“The specific … categories of organisations and projects in South Australia to which the Company [Santos] provides benefits may change over time …”
Importantly, clause 4.3(c) contain further guidance as to how proposals under the CBF will be assessed against Santos’ “standard philanthropic assessment and performance management criteria”.
On Crikey’s reading of the Deed, Santos has agreed that it will donate $60 million over 10 years to organisations and projects that have at least some connection to philanthropic principles.
Philanthropy has many definitions — and I don’t have my Shorter Oxford dictionary to hand so cannot give a definitive meaning here — but for mine the guiding principle of philanthropic giving is that it be money, goods or value given, usually from a private or commercial source, to a project or organisation that will advance the public good.
Back to Santos and its sponsorship of the Tour through to 2013.
On its face — and for the last week and more all over the streets of South Australia, the nation’s television screens and newspapers and in all of the Tour’s publicity material — the sponsorship by Santos of the Tour appears to be nothing more than a straight-out commercial sponsorship. Just the same as the Kia motor vehicles naming-rights sponsorship of the Australian Open tennis and dozens of similar commercial sponsorship arrangements made by big corporates each year.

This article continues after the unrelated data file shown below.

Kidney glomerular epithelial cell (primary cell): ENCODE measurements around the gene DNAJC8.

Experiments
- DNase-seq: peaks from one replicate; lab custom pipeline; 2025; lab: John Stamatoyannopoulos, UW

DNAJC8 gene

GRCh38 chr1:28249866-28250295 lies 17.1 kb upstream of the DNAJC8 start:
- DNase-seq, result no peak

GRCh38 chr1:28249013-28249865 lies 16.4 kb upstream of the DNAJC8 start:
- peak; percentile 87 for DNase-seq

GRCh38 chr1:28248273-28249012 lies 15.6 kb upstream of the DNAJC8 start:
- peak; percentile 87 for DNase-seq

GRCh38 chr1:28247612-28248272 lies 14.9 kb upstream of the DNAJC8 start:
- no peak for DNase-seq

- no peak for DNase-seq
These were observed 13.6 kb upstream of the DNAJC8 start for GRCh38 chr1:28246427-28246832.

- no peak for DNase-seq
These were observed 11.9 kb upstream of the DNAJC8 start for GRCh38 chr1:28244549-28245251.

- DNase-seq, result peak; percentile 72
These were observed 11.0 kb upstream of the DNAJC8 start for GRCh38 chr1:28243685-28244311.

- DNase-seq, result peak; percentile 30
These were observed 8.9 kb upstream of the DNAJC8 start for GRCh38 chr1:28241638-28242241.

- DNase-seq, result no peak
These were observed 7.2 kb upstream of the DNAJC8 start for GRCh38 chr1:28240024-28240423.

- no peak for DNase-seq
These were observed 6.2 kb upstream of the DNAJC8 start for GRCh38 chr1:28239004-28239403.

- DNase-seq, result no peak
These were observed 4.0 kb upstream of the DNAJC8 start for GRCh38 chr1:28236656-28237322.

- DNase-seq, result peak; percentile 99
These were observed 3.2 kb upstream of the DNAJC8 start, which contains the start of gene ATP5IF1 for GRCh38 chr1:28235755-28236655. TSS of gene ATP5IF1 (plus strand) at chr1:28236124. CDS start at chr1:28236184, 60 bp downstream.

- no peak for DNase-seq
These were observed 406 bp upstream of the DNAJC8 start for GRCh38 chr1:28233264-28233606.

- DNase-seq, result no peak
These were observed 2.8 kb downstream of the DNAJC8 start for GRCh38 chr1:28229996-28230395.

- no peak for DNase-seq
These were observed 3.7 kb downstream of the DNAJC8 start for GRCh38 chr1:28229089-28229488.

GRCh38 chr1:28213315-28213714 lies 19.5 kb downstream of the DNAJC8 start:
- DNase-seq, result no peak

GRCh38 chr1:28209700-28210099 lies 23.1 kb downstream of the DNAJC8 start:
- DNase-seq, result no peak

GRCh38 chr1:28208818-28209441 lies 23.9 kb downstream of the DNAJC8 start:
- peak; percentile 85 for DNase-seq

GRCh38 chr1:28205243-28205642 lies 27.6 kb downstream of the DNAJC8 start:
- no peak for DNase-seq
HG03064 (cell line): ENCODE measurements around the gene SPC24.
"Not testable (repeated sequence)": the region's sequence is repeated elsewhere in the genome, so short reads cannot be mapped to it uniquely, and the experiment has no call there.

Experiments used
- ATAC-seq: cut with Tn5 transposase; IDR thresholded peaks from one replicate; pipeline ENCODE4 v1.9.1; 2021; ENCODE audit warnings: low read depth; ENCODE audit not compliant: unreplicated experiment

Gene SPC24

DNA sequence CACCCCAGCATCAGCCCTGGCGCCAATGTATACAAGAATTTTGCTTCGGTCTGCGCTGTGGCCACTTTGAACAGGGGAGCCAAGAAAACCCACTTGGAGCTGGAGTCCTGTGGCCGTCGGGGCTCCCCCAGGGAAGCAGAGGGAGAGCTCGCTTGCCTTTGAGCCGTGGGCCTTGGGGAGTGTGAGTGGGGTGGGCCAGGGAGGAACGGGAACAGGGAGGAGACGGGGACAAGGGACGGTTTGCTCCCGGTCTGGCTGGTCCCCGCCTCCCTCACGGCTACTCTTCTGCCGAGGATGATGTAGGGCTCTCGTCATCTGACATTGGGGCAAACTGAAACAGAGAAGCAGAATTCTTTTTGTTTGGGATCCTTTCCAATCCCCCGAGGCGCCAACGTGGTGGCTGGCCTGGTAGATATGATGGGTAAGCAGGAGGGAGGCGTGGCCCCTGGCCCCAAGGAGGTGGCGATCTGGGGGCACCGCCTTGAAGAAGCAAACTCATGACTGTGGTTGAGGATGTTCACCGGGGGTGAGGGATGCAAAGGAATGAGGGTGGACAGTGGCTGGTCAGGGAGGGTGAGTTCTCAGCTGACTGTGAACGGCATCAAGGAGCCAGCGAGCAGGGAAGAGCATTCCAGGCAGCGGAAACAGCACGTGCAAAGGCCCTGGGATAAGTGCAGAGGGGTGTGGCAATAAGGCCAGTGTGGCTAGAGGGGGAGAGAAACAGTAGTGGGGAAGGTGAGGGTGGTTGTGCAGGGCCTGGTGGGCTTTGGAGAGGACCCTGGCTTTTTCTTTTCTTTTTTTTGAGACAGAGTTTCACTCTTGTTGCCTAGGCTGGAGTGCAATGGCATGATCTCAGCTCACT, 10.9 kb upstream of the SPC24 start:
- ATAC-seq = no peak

Crikey asked Santos, and Rann’s office, for more details about the “philanthropic” nature of Santos’ sponsorship of the Tour. We’ve heard nought from Rann’s office.
To Santos’ credit, it provided a lengthy response from Matthew Doman, its manager of corporate communications.
From Santos’ answers to Crikey’s questions — though not stated explicitly — it is apparent that the source of the TDU sponsorship money is the CBF.
But, citing that old and increasing unconvincing saw that the details of the sponsorship are “commercial in confidence”, Santos declined to produce further details about how much it is giving to the Rann government’s Events SA to cover the costs of staging and publicising the Tour.
Santos also neglected to provide details of it’s “standard philanthropic assessment” policy or of its apparent failure to advise Rann — through the annual reporting requirement that it advise Rann of future proposed expenditure contained in clause 4.4 of the Deed — of its proposed expenditure on sponsorship of the Tour through to 2013.
There have been various accounts buzzing around Adelaide of the actual amount that Santos is spending on the Tour over the next four years, from a low of about $4 million up to $15 million.
Right now nobody, let alone those organisations that might want a slice of the Santos “philanthropic” pie over the next few years, knows just how much money is left on the plate.
And right now it seems that the meaning of “philanthropic”, in South Australia corporate and government circles at least, is a work in progress.